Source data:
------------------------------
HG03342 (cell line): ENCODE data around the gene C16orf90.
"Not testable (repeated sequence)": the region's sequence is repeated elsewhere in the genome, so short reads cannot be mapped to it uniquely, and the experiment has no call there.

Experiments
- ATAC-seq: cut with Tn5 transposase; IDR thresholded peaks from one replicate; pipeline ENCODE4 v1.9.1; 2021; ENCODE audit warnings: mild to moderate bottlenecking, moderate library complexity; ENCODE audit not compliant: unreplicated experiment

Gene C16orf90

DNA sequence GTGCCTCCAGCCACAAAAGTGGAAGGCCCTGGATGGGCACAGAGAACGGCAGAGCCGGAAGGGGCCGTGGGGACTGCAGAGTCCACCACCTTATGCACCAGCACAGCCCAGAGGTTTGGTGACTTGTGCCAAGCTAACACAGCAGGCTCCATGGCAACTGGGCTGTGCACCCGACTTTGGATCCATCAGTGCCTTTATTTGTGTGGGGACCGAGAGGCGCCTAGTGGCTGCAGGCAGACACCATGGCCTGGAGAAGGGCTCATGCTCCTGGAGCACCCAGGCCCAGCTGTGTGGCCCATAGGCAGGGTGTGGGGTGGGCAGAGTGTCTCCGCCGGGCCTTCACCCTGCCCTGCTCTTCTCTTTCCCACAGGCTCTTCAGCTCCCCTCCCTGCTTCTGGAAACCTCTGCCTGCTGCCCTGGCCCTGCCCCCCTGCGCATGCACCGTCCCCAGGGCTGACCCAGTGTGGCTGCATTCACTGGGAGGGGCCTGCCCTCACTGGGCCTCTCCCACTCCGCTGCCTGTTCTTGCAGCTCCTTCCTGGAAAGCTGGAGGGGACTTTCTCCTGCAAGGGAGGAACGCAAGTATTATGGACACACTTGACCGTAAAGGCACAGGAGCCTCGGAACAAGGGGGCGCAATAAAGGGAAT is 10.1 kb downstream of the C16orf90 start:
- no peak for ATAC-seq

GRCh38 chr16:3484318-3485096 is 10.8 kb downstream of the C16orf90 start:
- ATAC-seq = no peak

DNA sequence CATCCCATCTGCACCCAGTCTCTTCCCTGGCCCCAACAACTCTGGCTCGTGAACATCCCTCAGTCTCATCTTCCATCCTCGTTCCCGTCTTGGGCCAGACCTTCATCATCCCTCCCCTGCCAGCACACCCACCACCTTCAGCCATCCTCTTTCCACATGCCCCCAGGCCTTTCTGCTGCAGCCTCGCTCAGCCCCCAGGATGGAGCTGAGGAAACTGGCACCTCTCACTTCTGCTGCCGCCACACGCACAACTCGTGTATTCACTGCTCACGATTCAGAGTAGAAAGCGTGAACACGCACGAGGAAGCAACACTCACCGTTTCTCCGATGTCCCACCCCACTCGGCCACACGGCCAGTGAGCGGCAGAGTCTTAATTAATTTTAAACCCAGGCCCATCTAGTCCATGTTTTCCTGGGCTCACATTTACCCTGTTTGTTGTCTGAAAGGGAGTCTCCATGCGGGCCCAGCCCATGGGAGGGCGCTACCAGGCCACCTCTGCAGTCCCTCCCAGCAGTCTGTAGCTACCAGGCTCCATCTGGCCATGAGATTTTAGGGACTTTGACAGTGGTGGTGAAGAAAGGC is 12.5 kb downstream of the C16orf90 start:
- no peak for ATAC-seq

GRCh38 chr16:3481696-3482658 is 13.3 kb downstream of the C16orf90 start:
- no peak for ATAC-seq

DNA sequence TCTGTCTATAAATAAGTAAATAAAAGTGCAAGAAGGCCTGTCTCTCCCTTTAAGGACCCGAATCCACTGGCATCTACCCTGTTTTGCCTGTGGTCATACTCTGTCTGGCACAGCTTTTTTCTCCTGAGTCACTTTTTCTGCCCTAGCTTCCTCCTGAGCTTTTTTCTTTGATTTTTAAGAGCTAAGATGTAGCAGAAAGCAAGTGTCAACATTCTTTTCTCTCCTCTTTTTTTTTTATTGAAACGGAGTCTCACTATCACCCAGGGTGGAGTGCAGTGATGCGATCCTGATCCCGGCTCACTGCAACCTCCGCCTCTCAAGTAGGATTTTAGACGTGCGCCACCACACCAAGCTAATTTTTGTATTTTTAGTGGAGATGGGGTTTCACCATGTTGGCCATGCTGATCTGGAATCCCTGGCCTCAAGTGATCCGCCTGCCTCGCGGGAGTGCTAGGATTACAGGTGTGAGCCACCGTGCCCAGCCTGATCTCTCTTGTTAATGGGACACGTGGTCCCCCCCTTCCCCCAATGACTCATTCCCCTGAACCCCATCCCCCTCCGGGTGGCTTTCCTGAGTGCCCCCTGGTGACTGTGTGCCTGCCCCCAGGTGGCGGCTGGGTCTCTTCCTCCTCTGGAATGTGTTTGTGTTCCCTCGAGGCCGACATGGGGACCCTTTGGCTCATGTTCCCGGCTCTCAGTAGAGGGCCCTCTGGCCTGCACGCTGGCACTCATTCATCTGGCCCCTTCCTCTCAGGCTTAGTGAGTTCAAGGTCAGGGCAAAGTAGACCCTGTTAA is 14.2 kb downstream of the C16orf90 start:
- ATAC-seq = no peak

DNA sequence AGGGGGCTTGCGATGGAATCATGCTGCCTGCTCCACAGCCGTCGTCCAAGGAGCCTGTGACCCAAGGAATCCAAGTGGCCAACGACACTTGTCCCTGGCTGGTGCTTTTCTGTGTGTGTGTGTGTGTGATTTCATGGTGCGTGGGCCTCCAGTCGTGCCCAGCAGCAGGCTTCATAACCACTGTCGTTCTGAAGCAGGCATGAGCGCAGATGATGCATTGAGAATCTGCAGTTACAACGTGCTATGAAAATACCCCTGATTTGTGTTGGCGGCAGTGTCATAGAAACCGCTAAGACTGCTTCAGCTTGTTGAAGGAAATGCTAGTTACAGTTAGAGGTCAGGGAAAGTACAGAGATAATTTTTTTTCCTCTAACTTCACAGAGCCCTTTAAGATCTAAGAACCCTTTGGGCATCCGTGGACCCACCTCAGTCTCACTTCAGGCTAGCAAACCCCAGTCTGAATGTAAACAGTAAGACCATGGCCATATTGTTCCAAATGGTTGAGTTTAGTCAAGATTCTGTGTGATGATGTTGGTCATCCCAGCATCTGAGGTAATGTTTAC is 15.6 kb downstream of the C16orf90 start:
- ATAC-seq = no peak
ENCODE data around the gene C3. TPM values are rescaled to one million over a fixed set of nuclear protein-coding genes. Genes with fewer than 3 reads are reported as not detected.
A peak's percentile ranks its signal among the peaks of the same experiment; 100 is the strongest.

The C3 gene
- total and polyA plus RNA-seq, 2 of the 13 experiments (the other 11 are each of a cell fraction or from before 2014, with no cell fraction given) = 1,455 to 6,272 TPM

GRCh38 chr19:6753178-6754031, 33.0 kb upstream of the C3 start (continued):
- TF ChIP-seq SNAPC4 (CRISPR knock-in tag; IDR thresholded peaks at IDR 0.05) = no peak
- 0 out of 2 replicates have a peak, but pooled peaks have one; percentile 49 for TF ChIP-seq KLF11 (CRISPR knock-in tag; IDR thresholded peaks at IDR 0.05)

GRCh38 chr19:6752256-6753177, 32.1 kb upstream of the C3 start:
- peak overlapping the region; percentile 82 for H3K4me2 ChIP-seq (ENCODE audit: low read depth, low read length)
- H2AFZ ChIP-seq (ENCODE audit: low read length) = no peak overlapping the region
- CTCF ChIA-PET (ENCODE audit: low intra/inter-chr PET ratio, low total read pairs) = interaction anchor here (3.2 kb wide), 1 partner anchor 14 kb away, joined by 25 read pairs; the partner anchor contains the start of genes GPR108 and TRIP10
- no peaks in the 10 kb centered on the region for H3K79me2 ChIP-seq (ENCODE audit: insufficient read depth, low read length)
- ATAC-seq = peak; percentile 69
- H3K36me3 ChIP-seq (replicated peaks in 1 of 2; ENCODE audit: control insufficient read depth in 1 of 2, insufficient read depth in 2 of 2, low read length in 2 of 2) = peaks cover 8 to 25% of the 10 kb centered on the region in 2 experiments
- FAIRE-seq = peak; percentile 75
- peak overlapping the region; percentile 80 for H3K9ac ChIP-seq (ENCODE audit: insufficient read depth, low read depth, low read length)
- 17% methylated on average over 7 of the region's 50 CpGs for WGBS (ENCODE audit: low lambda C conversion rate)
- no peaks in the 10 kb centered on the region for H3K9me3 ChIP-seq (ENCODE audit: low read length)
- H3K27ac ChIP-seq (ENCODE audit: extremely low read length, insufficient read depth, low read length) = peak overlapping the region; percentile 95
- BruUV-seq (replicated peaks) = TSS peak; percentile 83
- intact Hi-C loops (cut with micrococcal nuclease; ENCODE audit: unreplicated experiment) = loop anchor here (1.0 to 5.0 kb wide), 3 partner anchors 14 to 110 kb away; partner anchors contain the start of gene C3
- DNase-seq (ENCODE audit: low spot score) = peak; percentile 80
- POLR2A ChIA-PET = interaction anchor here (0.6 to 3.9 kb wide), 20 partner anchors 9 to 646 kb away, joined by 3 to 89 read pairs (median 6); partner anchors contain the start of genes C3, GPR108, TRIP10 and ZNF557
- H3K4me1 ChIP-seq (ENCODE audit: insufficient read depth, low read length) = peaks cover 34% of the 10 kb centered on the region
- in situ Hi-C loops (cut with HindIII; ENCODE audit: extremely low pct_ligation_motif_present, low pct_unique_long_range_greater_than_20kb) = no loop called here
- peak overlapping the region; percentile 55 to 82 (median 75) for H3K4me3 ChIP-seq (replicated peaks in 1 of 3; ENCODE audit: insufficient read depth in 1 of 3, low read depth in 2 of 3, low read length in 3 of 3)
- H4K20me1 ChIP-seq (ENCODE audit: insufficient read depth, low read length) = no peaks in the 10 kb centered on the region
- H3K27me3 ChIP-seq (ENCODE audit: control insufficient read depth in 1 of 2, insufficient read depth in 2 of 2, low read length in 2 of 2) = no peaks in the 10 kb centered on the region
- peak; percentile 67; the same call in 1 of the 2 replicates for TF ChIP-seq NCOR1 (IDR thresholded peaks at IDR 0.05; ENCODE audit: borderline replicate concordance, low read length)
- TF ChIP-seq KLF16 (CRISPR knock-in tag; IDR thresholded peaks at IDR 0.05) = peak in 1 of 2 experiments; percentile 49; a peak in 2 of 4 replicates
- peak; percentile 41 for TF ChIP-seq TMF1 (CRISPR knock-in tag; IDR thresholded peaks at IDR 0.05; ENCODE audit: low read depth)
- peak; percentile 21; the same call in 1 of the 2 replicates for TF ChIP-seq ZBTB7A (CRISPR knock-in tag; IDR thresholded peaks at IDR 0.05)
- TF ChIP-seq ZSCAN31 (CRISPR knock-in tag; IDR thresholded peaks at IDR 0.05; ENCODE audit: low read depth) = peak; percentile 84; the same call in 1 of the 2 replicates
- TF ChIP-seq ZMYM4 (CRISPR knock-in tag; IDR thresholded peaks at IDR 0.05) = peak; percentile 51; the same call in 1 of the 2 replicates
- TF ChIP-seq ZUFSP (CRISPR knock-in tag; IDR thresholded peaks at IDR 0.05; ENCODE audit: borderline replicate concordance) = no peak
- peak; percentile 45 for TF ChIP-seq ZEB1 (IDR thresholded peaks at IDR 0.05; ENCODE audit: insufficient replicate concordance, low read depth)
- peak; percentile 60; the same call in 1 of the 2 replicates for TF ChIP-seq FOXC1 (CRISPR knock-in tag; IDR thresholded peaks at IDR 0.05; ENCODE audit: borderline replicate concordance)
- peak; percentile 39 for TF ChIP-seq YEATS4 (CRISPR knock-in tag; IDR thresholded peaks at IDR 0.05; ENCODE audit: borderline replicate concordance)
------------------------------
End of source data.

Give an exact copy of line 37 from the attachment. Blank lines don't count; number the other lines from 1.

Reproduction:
- BruUV-seq (replicated peaks) = TSS peak; percentile 83